tolerance. now, you've reached the stage where i'd like to display your talents for our audience and maybe you can lift up your ukulele-- kaufman: sure. walter: and kind of walk us through how breaking it down helped you to achieve what you've achieved as a ukulele player. kaufman: sure. so, uh, i think we'll start by playing a little mozart, if that's ok, in the form of "twinkle, twinkle, little star," which is pretty much what--where everybody starts. um, and it's really easy. so, the first thing that you learn how to do is--is play chords. so, "twinkle, twinkle, little star" is c-- ♪ twinkle, twinkle, little f chord--♪ star how i wonder ♪ g--♪ what you are and so just learning the chords and the fingering positions and how to switch between, that's step one. but that gets kind of boring after a while, right? so, you learn how to do more complex things. like, we can add a strumming pattern to this. so... ♪ twinkle, twinkle, little star how i wonder what you are ♪
so, you can do that, and then you can do even more complex things. so, there's a style of playing called finger picking. so, instead of strumming all of the strings at the same time, you hit them individually in a pattern. so... ♪ twinkle, twinkle, little star how i wonder what you are ♪ and so you just--you start very, very simple, and when you master one thing, you just make it a little bit more complicated and a little bit more complicated. and after a while, youou can do some prettyy complex things. so, i'm learning songs that aren't just chords. you have to do something particular. so... [finger pipicking a tune] and you just pick a little part of the song, you practice that over and over again. when you
make a mistake, you notice where you made the mistake and you work on that thing specifically, and you just keep going until you've got it. it's really fun. walter: and from "twinkle, twinkle," just knowing that, it leads to several songs, as you demonstrated the other day. can you walk us through that? kaufman: oh, yeah. so, let's see... ♪ just a small-town girl living in a lonely world she picked the midnight train going anywhere ♪ ♪ and i heaeard that yoyou settled down ththat you found a girl that you're married now ♪ ♪ every night in my dreams i see you i feel you that is how i know we'll go on ♪ ♪ let it go, let it go can't hold it back anymore ♪ ♪ because i can't live with or without you ♪
♪ when i find myself in times of trouble mother mary comes to me ♪ ♪ sometimes i feel like i don't have a partner no woman, no cry ♪ ♪ oh, mama, this surely is a dream ♪ ♪ i come from a land down under ♪ ♪ once e a jolly swagman campfirere, billabong ♪ ♪ hey, i just met you and this is crazy but here's my number so call me ♪ ♪ hey, sexy lady ♪ op, op, op, op oppa gangnam style ♪ ♪ can you feel the love tonight? ♪ ♪ whoa, you think you're something special whoa, you think you're something else that don't impress me ♪ ♪ old macdonald had a farm e-i-e-i-o ♪ walter: well, josh, you are special. kaufman: thank you. walter: and 20 hours, folks, that's what it is. thank you so much. really appreciate it. kaufman: thanks so much for having me. waltlter: coming up p next, min-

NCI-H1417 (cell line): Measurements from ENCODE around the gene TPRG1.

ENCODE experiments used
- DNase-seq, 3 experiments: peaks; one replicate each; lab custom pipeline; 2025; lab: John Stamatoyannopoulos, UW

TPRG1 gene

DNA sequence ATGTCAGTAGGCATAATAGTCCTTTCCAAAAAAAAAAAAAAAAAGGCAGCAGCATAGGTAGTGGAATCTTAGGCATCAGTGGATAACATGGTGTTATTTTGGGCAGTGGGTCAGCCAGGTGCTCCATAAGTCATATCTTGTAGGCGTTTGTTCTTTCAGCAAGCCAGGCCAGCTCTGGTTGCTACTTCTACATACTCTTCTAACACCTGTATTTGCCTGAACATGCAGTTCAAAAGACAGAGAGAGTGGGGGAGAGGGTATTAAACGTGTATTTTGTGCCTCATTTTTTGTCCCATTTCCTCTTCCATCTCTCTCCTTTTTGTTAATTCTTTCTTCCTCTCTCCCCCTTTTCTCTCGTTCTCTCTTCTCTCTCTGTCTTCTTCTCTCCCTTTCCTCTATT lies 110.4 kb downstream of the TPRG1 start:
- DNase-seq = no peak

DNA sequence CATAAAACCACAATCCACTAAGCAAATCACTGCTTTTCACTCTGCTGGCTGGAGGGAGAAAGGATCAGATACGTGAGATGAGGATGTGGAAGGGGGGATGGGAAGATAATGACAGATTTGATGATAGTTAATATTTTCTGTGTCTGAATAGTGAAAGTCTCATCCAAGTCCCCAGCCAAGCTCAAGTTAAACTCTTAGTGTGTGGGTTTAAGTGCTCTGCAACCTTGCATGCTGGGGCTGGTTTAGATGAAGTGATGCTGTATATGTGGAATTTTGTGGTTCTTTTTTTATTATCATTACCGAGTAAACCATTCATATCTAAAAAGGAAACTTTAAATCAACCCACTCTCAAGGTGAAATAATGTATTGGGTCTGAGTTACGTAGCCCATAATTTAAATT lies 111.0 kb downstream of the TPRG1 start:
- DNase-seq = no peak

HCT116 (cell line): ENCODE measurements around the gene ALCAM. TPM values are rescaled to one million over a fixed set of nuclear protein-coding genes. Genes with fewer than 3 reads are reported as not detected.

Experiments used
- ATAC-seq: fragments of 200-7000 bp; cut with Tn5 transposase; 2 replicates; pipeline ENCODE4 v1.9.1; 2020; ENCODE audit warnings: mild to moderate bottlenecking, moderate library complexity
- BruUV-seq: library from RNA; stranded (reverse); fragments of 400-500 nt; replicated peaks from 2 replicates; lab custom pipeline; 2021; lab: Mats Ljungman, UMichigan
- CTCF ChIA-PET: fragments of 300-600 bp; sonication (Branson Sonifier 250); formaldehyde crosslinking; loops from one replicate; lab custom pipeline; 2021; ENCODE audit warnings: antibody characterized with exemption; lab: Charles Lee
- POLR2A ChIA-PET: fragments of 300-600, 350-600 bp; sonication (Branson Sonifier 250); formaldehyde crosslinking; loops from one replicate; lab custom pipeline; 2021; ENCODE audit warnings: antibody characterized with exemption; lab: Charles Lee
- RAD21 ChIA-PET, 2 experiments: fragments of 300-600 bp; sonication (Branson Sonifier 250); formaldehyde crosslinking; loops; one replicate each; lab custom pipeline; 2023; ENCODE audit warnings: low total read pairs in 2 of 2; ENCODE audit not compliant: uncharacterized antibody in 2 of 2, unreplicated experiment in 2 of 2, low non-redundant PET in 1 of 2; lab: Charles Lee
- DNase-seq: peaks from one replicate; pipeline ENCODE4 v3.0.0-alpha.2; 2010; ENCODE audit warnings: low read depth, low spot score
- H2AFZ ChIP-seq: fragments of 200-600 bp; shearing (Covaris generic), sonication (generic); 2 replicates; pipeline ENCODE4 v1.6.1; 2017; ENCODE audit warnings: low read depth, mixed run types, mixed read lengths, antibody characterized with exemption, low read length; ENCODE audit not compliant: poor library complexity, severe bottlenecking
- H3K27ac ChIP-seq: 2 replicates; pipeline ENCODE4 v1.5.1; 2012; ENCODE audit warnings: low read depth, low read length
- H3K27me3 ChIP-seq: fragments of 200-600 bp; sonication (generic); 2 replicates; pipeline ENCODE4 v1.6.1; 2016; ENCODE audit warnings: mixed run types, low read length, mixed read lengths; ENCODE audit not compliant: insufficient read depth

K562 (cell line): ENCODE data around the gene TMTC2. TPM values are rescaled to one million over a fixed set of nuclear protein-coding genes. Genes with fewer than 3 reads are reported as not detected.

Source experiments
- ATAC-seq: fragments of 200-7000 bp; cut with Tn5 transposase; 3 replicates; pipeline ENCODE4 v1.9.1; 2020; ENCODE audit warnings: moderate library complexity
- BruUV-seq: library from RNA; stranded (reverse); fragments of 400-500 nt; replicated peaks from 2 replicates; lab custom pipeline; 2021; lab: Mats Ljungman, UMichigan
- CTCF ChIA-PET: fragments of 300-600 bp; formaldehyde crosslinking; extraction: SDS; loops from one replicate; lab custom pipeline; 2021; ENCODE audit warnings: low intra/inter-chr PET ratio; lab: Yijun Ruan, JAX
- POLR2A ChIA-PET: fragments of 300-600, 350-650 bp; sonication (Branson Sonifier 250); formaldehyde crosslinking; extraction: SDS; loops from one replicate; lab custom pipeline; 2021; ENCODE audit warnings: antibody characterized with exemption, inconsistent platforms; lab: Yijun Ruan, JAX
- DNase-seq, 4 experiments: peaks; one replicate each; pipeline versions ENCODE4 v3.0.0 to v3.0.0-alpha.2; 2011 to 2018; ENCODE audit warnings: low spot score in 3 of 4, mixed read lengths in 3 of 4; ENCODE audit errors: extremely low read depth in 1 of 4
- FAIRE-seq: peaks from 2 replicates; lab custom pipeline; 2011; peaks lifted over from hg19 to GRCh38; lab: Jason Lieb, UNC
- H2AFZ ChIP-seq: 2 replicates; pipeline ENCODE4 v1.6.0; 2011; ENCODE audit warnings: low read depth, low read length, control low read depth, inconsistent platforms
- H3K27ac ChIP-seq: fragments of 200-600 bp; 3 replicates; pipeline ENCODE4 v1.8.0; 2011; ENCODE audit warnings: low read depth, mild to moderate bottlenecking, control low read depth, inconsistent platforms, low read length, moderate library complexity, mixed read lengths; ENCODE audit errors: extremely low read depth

controlled robots are making their way from sci-fi to reality. in 2014, millions around the world watched as a 29-year old paraplegic from brazil used a mind-controlled robotic suit to kick the official ball during the world cup opening ceremony. while it was a brief moment, it was a kick that was years in the making. [man speining foign langge]]
nicoles joins now frosao paol welco to "fulframe." nicolis: oh, h thank y very mucfor the vitation 's great plsure to re. lter: ta to mebout thi brain-machine interfe. how uld you exain ito us? nicolis: wel basical, abou15 yearsgo, myriend, hn chapi and iere studng brn circuitsand weealized th we could tually cate a direct ierfaceetween livg brn tissuend machis using a coutationa uh, straty thate develod in ourabs. and in the beginngng, wehought thatathat was just to--tststudy, you kn, the brn sesequce in a betteray, but foundut a cole yearsater that at could be t beginng of so mplete n new appach h to treat patients sufringng fm sere parysis. walt: so, yoyohave thi conct, and tn in 22, you art workinwith monys. wh
diyou findhen? nicoleli well, athat poi, we rlized th we coul directly tnsmit robots th voluary motointentioof monks. so, wn the nkey wanted to ve its a or its leg, we alized tt we cld rerd the ectrical gnals proded by thbrain ofhe animal and decode their intention to move that the animal was producing in the shape of this electrical brainstorms, and translate it into digital commands that a machine can understand. and in 2003, we publish a paper where we show that our monkeys had learned to control the movements of a robotic arm just by thinking. they didn't need to move their own bodies. they just needed to imagine the kind of arm movement they wanted to perform to play a videogame. and in by doing so, they would get some reward, some juice as a reward for accomplishshing ththe task justy imagining these movements and making a robotic arm move a computer cursor on a--on a